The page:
Return of the King

Larry King's new Hulu talk show weaves the latest web for a host who keeps hanging on.

By Jere Hester
|  Wednesday, Jul 18, 2012  |  Updated 6:03 PM EDT
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Return of the King

Cindy Barrymore

The King is back – on the Internet.

During the debut this week of Larry King's new talk show on Hulu, his conversation with "Family Guy" and "Ted" creator Seth MacFarlane swerved from cryonics to the existence of God to bestiality (don’t ask).

"I knew this was different than 'Larry King Live,'" the host giggled at one point.

He can be forgiven for allowing himself a joyful laugh celebrating his comeback – and perhaps a chuckle at the expense of CNN, where ratings recently hit a two-decade low, nearly a year and a half after the end of the quarter-century run of "Larry King Live."

The new show, "Larry King Now," marks the welcome return of a talk show king who lives to ask questions – even if they don't always hold up as well as his invariably suspenders-secured pants.

MacFarlane, one of our strongest sardonic wits, seemed to play straight man at times to King, whose queries included:

•"Ever think you're weird?" (MacFarlane answered in the affirmative.)
 
•"Why do we love someone who is ... a weird bear?" (King noted his religious father-in-law cried at the sweet ending of the unabashedly raunchy "Ted.")
 
•“Do you know that you offend people?” (Another affirmative from MacFarlane.)

King also cited the bong-puffing teddy bear star of "Ted" and Lenny Bruce in making a case for legalization of marijuana. He learned how to draw Stewie from "Family Guy" and sang, unprompted, a bar of "Edelweiss."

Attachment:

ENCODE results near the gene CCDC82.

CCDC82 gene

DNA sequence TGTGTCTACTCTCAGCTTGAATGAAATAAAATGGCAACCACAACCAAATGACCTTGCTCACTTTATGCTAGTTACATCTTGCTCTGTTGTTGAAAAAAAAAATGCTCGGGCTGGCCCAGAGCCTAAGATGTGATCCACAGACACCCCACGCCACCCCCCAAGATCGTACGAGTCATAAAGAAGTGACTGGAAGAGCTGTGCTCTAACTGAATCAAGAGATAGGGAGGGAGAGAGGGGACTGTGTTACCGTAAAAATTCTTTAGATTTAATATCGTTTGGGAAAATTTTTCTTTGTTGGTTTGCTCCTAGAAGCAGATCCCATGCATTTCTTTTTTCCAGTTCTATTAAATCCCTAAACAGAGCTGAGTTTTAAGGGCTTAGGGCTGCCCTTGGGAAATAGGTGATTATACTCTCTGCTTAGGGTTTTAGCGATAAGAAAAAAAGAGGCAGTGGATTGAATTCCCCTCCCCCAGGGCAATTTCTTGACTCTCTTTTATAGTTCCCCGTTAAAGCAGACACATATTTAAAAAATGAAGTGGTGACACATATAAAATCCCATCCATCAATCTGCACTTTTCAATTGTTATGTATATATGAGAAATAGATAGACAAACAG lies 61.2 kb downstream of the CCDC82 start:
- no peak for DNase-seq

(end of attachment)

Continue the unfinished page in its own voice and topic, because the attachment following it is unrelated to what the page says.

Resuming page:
For all the goofiness, the opening installment made us realize how much we've missed King, whose stream-of-consciousness, curiosity-driven questioning style and general lack of overt partisanship, makes him both a throwback and a breath of fresh air at a time when too many talk shows are clouded by rancor.

King clearly is beyond his prime as the go-to host for coverage of major breaking news. The new show's personality-driven format plays to his strengths, and its length – a half-hour – is a smart less-is-more move.

Not that King is lacking for energy or ambition – he's a co-founder of Ora TV, the new digital outfit behind "Larry King Now," which could just as well be called "Larry King Alive."

The show will stream four nights a week, beginning Monday. In the meantime, check out a clip from his rollicking chat with MacFarlane:

 

Hester is founding director of the award-winning, multi-media NYCity News Service at the City University of New York Graduate School of Journalism. He is the former City Editor of the New York Daily News, where he started as a reporter in 1992. Follow him on Twitter.
 

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